Monticello Road is a community arts project in Charlottesville, Virginia. Through photography and a series of public events and conversations, we explore how an art can be an essential, integral and everyday part of a healthy community.
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Thursday, February 21, 2008
Photo credit: Sebastian
There’s nothing worse than a blog about someone’s pet. They’re never nearly as interesting to the outside reader as they are for the writer. I beg you to make one exception for this story, however. Many people have told me that it’s important to share it.
A few weeks ago, our cat Creepers (famous to readers for his previous run-ins with the &*#%$& squirrel) just seemed to lose his interest in living. We could not figure out why but he lost all his [considerable] mojo and quit eating. He retreated into a cabinet and wouldn’t come out, which was the polar opposite of that outgoing cat’s standard routine. After a while we were sure it wasn’t some kitty version of a flu bug and he was literally wasting away, almost gone. We took him to the vet and they had no idea what had made him stop eating, but they could tell that his liver had stopped functioning. Since he had very little body fat to begin with, his body had started to consume its vital organs, beginning with his liver.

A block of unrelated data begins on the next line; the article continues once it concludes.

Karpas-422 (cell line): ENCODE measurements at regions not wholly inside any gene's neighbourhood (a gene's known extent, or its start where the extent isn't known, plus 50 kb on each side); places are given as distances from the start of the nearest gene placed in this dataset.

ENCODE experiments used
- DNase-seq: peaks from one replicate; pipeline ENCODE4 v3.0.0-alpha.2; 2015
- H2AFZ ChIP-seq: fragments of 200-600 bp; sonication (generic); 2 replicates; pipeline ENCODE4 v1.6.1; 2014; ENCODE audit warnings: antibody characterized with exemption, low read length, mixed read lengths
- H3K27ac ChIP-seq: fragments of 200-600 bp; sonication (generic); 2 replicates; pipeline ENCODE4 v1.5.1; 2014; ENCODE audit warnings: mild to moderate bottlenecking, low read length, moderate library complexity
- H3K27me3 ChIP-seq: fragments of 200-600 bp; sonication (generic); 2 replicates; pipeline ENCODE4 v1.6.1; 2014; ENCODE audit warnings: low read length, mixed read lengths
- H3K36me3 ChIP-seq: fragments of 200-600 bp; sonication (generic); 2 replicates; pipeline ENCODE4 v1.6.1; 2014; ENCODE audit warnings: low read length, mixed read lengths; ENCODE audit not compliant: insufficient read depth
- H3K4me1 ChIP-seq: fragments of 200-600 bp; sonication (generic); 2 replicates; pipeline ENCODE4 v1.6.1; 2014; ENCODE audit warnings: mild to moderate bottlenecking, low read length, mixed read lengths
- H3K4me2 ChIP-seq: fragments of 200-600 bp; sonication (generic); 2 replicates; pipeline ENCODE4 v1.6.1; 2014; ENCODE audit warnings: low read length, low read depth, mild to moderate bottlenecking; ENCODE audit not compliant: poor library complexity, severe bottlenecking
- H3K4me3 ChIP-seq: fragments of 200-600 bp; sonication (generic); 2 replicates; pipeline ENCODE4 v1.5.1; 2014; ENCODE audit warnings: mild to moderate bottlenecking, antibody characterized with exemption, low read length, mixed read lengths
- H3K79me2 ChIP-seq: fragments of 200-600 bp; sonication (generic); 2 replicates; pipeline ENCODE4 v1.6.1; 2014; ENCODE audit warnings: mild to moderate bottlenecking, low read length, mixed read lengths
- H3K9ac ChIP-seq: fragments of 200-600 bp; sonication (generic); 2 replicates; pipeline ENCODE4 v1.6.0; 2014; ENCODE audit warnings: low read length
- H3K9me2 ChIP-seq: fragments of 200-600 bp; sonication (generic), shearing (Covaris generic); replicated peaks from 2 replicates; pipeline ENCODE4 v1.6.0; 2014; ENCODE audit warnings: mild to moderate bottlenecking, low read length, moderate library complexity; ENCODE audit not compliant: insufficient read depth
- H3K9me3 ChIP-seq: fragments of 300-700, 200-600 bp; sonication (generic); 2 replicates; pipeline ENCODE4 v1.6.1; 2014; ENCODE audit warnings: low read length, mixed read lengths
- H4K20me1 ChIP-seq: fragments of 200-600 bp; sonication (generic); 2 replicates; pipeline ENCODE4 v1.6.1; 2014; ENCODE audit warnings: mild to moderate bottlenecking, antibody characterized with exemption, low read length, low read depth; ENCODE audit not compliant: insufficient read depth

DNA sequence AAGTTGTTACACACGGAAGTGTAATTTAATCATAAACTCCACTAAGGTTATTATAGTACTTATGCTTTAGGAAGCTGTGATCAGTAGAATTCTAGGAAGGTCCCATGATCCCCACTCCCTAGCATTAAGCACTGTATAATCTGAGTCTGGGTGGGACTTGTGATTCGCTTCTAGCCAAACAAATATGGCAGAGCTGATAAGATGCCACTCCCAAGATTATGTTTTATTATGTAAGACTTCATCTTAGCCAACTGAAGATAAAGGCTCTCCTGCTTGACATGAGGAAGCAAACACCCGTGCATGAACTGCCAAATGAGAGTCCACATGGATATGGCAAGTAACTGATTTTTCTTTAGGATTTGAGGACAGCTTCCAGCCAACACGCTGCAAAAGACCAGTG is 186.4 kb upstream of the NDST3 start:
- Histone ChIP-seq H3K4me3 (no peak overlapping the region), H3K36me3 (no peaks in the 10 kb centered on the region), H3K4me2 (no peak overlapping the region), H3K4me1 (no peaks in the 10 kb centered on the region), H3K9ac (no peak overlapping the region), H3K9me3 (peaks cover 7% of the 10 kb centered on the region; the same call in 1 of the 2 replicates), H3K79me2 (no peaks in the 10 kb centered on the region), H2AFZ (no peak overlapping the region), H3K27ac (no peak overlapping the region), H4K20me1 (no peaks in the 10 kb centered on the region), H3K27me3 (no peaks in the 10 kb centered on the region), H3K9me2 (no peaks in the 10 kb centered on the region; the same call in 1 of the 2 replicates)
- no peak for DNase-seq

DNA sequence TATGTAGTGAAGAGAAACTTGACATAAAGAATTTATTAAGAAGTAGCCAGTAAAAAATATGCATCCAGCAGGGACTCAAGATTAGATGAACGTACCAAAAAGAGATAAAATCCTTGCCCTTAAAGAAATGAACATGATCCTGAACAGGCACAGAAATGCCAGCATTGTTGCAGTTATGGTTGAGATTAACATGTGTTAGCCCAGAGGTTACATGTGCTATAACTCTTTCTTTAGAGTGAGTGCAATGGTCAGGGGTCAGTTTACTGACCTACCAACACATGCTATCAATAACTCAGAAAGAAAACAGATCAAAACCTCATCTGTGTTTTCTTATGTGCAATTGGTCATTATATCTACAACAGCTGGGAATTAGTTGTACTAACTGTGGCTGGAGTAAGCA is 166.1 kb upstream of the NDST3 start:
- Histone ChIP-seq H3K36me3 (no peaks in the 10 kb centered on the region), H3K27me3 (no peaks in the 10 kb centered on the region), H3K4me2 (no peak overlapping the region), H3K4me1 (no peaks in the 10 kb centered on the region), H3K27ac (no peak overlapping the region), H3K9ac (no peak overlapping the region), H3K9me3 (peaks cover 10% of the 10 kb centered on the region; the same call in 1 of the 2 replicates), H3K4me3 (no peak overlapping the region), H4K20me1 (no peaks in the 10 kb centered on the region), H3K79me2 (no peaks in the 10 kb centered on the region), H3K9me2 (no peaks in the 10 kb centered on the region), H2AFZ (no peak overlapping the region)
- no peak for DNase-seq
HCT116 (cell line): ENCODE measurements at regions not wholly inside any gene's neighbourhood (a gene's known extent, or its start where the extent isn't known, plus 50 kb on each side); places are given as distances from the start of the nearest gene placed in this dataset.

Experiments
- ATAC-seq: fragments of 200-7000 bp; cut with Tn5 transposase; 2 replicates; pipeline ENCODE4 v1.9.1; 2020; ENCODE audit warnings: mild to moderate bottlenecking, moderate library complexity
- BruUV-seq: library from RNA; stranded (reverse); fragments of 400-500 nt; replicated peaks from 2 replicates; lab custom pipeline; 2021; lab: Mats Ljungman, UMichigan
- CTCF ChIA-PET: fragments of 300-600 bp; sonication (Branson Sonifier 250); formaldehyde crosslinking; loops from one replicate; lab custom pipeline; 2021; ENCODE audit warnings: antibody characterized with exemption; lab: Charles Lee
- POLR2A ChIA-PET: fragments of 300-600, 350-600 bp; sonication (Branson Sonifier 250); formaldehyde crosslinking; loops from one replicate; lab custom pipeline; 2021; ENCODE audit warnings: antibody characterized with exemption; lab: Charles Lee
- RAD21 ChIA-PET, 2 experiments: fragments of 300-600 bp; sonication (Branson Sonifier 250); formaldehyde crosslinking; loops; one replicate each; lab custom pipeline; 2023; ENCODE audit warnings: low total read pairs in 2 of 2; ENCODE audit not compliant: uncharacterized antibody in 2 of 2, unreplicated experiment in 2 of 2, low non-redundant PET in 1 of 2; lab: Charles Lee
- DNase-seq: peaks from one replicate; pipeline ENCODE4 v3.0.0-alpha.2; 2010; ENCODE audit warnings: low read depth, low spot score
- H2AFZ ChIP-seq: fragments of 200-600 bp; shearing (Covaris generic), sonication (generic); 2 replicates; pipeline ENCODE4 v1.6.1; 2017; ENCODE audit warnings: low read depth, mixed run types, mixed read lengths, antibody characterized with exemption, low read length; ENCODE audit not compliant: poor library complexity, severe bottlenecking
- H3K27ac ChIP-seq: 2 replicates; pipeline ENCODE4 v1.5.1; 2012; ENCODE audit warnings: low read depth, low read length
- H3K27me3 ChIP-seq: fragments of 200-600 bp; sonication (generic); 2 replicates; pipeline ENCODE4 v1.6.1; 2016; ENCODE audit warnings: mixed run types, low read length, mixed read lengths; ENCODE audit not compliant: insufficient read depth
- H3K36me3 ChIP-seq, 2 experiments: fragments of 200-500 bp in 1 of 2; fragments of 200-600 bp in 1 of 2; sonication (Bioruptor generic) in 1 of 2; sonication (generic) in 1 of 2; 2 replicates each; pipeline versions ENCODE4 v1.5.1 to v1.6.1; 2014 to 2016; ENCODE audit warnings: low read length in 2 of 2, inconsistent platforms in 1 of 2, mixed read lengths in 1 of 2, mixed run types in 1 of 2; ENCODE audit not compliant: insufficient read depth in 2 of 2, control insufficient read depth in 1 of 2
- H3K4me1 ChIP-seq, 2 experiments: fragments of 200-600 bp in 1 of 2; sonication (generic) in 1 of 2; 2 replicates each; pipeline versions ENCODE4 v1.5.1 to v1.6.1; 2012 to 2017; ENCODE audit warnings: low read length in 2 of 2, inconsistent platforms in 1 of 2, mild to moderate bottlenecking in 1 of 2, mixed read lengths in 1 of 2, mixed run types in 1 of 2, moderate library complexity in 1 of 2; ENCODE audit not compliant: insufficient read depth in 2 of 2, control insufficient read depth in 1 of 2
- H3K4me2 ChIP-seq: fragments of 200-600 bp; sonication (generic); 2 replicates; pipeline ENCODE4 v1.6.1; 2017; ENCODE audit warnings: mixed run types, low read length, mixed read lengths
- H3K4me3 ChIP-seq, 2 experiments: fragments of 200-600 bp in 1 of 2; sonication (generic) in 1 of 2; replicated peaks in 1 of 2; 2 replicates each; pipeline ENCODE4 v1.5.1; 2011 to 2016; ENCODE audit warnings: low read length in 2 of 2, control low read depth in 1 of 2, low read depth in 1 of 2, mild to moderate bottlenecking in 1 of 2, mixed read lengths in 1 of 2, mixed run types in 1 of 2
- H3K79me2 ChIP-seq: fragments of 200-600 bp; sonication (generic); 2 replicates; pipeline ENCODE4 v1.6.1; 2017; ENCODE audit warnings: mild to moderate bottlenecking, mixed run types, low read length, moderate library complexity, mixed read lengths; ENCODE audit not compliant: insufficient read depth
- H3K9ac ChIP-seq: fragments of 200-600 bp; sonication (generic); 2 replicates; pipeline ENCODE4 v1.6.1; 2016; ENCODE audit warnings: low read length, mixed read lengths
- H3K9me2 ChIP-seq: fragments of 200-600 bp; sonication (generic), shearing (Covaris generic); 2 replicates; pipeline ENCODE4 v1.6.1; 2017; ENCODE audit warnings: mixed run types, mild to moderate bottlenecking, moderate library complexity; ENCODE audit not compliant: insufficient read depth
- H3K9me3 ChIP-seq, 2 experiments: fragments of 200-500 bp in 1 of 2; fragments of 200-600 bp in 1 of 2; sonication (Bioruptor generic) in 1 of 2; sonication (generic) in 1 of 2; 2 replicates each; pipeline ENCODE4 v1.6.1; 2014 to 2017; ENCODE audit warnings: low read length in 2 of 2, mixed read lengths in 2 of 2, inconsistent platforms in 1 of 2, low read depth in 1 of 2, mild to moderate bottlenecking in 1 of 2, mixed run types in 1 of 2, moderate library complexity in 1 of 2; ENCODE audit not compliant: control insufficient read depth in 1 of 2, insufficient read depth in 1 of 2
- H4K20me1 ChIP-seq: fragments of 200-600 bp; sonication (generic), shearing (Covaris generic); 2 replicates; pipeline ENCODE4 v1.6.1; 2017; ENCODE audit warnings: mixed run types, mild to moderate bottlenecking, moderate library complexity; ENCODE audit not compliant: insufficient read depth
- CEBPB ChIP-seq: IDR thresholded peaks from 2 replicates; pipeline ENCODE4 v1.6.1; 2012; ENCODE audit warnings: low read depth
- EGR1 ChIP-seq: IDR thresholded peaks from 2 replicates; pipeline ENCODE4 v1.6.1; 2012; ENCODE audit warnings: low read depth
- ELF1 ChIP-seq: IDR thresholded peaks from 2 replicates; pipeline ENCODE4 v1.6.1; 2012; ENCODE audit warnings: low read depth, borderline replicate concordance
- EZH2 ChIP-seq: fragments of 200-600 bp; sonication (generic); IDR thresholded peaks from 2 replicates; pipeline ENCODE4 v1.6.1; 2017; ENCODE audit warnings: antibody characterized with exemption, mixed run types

The vet said only two options were possible: off to a kitty hospital for tests and a feeding tube so he could be forcibly fed, or euthanasia. Money’s really tight, so kitty life support is not something we can manage. And he was over ten years old. The vet then looked us in the eye and said "I know where you’re going with this but he’s a good cat with a lot of years ahead of him if we can get the feeding on track."
So we took him to the animal hospital. None of the tests found any ultimate causes but they confirmed the liver thing, installed the feeding tube and wanted observe for several days (at the cost of about a grand a day). It broke our hearts but we couldn’t do that so we took him home.
We resolved to make a good-faith effort to not let him go without a fight but we were not optimistic.
Talk about a hassle. We had to force four big syringes of pudding-like food through a tube into a spirited cat. And we had to do that four times a day--a total of about two hours a day plus prep and cleanup and often required two people at a time. It was exhausting and dispiriting and we figured we would be able to keep it up for about two weeks. At least he was really sweet and relatively docile through the whole thing—or maybe too weak to fight.
After those two weeks, a surprise: he started getting better. Then much better. Now he is completely restored. In fact, as I started writing this, he jumped up from the floor and curled up on my shoulder (one of his many wacky habits). It’s really amazing. Just a few weeks ago, he was literally at death’s door and ready to go. Now he’s back and happy and full of life.
We can still hardly believe it and will think twice before giving up on anything. Or anyone.